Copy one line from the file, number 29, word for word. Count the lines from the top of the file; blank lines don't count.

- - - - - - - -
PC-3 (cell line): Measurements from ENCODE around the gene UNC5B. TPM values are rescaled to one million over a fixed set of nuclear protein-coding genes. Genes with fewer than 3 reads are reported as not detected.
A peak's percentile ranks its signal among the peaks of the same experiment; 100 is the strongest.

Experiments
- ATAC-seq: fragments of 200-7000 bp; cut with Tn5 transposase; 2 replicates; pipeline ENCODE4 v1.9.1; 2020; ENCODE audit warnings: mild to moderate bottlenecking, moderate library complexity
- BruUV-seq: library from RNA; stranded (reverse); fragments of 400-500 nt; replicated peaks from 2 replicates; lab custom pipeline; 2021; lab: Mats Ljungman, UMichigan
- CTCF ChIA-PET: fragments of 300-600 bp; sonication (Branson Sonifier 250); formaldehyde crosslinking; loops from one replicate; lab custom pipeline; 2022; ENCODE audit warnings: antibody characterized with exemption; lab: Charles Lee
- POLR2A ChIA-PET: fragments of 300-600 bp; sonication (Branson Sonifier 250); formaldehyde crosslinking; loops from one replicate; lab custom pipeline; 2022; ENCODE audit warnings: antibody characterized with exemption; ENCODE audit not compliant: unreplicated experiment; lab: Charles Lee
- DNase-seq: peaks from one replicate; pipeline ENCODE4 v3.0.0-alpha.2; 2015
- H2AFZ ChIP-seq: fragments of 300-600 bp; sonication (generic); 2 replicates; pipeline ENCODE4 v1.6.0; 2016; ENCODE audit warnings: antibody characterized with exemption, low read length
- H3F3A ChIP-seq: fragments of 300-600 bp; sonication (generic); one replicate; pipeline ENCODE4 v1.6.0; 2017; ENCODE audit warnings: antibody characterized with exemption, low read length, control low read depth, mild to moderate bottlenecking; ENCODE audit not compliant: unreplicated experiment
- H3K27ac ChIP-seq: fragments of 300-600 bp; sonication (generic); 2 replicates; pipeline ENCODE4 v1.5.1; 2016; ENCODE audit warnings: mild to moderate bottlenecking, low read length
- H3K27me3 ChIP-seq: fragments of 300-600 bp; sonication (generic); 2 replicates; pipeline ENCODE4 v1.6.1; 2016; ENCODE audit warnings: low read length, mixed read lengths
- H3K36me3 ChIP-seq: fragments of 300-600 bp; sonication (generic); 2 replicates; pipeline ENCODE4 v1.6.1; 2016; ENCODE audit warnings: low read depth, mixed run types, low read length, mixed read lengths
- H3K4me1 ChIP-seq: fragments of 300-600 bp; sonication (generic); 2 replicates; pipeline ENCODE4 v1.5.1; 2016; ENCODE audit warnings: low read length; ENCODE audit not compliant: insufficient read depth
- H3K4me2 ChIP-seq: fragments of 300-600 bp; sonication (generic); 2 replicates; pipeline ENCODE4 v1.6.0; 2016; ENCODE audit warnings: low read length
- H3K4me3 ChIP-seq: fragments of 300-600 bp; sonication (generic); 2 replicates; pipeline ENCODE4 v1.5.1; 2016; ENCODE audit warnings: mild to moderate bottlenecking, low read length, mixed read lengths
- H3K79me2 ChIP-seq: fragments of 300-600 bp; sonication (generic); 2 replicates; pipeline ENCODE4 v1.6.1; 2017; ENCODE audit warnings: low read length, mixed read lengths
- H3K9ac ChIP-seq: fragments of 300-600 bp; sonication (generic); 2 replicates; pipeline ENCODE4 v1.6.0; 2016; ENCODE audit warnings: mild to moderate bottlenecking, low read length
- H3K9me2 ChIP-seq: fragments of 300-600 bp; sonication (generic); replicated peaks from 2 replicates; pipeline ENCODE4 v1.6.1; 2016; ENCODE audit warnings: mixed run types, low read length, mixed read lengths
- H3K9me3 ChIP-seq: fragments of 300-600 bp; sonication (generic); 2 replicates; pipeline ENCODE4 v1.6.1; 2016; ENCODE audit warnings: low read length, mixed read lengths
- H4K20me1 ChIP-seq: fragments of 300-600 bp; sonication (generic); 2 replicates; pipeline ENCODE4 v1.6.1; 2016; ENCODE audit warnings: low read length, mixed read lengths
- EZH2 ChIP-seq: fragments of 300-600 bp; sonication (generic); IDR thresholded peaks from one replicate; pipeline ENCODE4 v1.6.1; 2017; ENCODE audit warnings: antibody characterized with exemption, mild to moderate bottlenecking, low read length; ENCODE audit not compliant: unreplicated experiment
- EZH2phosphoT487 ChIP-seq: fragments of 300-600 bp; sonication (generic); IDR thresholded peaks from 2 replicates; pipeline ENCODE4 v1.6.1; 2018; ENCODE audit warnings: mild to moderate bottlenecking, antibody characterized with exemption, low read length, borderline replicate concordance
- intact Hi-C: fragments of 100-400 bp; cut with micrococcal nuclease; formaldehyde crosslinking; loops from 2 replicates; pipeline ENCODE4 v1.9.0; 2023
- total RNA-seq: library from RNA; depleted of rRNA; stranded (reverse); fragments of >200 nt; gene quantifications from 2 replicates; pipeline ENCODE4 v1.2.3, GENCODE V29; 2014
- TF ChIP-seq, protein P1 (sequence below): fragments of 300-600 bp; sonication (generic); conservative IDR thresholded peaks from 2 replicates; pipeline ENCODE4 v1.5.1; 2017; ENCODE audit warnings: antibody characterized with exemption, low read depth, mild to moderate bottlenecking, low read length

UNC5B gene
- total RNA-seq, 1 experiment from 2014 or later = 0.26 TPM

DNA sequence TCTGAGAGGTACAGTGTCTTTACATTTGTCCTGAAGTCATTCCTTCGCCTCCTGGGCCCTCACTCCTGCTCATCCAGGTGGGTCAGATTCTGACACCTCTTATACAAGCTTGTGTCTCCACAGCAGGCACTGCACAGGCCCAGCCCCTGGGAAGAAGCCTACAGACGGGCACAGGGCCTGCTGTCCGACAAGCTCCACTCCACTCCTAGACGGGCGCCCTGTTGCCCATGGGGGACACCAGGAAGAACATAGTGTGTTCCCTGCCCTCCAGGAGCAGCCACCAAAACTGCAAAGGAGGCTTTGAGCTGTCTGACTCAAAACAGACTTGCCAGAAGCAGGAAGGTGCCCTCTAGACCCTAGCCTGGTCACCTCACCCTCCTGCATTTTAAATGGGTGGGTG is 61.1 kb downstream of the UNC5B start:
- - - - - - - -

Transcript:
DNA sequence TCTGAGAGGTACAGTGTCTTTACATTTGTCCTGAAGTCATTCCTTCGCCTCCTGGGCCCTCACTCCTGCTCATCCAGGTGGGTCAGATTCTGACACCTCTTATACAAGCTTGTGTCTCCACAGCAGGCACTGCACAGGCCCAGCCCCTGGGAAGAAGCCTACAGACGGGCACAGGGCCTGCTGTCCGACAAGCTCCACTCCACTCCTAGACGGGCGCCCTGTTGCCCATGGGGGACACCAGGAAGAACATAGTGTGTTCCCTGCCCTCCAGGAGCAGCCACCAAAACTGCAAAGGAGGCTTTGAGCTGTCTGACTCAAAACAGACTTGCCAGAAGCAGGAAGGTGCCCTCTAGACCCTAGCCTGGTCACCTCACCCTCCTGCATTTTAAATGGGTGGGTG is 61.1 kb downstream of the UNC5B start: